The so-called “to-do list for procrastinators”, Finish (iOS) is another in the long line of to-do list apps, but what’s special about this one is the feeling of achievement it strives to give you. When you finish a task, simply swipe over it and gain a checkmark, along with a nice rewarding sound. In addition, all your completed tasks are automatically archived, so you can finally stop rifling through your laundry in search of those old paper lists!

8. 2Do

If you find you don’t get on with the other to-do list apps listed above, consider 2Do (iOS), an app that offers a more flexible way of using time management tools, with a focus on color coding. This feature in particular is extremely helpful for visual learners, allowing you to distinguish your tasks by type (e.g. work, university, or home) and its level of priority. You can also defer set tasks, which, although seemingly counterproductive, allows for ongoing development without penalty.

9. EpicWin

If you were getting worried about the dullness of the to-do list apps listed above, fear not because EpicWin (iOS, US$2.99) might win you over. This functions just like most other to-do list apps, but with one major difference; every time you complete a task you earn XP which goes towards improving your in-app character in an “ongoing quest to improve stats, gain riches and level-up”.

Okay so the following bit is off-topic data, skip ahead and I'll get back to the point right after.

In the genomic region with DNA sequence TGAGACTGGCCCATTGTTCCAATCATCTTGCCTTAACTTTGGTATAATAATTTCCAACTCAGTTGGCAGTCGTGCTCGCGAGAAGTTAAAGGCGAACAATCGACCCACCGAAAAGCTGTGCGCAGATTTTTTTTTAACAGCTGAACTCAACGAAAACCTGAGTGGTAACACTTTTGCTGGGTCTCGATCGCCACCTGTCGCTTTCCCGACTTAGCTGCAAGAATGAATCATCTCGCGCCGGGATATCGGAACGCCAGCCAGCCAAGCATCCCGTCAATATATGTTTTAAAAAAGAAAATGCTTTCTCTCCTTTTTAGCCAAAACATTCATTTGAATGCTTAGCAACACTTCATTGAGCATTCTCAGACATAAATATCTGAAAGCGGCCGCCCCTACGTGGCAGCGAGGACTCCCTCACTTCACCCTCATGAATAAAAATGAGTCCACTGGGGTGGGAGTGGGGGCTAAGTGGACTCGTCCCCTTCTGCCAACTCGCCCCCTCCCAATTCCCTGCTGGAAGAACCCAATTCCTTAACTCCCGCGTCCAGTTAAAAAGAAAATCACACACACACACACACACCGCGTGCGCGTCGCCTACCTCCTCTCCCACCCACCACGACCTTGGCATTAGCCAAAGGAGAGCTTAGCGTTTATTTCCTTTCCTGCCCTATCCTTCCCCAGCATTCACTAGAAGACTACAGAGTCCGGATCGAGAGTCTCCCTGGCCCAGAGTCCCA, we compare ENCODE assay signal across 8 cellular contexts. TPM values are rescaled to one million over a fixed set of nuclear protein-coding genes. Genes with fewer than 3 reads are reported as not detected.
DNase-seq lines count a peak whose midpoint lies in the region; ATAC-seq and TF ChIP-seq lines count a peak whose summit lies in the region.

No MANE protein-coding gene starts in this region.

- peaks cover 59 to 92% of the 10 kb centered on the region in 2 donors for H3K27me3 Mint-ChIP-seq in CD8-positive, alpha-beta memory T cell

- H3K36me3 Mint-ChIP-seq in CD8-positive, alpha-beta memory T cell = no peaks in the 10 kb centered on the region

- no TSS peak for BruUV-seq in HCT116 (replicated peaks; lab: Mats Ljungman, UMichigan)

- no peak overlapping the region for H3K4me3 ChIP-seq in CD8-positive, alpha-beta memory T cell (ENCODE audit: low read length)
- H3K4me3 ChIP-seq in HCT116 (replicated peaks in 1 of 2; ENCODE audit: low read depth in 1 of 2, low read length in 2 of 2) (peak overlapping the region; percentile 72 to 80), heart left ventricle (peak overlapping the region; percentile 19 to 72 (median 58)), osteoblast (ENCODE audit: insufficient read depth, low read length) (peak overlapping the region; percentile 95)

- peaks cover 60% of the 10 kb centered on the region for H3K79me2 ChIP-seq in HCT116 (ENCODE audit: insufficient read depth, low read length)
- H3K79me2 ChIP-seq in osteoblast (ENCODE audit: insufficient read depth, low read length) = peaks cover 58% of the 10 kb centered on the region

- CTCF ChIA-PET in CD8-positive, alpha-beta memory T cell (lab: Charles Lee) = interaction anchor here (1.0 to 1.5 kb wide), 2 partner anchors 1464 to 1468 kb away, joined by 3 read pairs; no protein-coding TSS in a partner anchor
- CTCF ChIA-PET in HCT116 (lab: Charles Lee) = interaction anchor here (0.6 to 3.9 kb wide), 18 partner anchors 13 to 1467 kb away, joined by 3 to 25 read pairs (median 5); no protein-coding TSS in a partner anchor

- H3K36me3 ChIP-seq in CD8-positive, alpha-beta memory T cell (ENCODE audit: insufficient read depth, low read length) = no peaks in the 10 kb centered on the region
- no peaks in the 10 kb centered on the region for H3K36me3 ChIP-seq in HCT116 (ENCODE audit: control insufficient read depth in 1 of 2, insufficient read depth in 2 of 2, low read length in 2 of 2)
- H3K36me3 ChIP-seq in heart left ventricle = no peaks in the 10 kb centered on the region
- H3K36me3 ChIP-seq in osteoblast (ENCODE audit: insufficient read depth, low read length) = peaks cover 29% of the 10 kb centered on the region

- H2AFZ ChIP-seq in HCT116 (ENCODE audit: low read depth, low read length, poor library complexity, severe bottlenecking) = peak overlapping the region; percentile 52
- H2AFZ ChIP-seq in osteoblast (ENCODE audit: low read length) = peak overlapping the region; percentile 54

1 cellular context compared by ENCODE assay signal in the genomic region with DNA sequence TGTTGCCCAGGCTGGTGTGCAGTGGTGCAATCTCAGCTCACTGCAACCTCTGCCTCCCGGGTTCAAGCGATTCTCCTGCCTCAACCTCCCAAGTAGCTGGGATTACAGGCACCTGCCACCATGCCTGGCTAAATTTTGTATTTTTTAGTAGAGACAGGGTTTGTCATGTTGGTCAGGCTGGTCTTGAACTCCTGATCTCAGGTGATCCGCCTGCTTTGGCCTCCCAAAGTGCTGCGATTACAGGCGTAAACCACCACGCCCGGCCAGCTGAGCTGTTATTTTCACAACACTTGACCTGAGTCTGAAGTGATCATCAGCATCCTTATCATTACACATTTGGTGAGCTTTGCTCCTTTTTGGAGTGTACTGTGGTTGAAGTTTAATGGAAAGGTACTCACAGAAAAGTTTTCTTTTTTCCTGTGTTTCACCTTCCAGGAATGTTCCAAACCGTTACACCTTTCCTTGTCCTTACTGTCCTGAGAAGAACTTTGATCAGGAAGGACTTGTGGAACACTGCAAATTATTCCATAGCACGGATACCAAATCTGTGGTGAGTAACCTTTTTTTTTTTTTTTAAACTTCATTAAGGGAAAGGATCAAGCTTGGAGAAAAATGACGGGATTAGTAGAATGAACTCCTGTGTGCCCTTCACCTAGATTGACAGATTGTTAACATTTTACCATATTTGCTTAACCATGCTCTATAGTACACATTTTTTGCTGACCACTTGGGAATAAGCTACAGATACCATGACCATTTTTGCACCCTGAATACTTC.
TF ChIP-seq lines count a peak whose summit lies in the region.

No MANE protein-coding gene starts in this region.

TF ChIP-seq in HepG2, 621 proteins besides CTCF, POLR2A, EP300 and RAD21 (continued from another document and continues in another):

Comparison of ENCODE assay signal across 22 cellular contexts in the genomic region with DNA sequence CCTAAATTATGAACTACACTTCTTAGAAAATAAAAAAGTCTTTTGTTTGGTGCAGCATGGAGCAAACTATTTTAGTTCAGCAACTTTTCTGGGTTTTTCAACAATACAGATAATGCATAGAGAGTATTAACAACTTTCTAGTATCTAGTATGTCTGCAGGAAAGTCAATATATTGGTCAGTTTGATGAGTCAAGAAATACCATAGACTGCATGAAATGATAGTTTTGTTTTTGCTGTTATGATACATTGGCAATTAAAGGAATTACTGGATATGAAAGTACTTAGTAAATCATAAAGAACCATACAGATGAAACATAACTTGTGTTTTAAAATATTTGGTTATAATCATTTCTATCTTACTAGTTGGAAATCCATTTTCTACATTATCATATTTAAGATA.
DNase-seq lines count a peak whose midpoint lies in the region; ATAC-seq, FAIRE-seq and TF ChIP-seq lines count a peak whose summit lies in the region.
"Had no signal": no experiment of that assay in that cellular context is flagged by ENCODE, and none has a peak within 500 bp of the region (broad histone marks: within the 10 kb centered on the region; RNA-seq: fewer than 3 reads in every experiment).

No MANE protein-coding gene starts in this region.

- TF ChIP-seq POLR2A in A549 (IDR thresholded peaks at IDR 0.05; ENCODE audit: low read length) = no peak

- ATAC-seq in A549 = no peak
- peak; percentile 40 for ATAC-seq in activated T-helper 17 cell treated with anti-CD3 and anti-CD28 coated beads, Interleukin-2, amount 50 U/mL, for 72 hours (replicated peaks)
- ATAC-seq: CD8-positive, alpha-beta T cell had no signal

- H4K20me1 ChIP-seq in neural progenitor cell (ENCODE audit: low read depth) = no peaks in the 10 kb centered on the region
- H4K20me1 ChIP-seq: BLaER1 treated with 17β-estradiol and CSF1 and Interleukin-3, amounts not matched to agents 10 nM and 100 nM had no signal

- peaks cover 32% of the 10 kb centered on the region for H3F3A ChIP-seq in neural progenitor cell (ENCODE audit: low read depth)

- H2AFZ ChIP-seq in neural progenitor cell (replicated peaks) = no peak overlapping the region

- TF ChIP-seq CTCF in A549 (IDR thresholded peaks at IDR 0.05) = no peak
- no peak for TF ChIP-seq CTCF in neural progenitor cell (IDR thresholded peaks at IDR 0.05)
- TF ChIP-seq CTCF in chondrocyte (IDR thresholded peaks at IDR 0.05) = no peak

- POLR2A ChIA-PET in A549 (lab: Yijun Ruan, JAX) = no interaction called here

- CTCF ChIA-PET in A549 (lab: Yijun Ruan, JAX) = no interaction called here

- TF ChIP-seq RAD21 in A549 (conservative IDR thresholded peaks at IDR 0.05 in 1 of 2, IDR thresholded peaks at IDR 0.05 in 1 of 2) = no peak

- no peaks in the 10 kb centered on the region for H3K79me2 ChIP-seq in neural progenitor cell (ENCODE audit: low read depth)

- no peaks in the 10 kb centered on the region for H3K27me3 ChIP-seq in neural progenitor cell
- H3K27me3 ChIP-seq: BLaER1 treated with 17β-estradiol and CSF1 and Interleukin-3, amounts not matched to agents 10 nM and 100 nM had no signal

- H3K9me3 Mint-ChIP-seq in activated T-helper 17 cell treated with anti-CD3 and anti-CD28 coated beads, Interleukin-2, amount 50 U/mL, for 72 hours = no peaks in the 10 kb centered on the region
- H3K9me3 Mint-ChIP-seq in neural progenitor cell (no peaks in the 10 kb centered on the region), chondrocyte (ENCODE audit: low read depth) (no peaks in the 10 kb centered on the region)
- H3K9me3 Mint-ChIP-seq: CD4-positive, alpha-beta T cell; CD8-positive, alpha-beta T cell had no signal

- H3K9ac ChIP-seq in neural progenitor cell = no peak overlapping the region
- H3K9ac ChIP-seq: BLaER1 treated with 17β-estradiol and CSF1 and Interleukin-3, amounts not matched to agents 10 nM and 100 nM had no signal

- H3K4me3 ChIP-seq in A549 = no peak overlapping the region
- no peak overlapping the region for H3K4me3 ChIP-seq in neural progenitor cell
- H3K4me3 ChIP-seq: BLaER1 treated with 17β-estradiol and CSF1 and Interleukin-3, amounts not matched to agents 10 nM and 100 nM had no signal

Other useful apps for students

10. (iOS), formerly known as 'Lift', works much like Facebook and other social networking sites, allowing you to utilize a community of friends online and to share your thoughts amongst them. The difference with, however, is that the main focus of your community is on productivity, allowing you to post about productive things you want to do and to receive ‘props’ from other people (similar to a ‘like’) when people like your idea. One of the more unique apps for students, works with the idea that people respond particularly well to friendly, informal feedback and that a written statement of intent makes people more inclined to actually complete a task. You’ll also receive tips and rewards for completing the tasks you set out to do, while keeping track of your progress.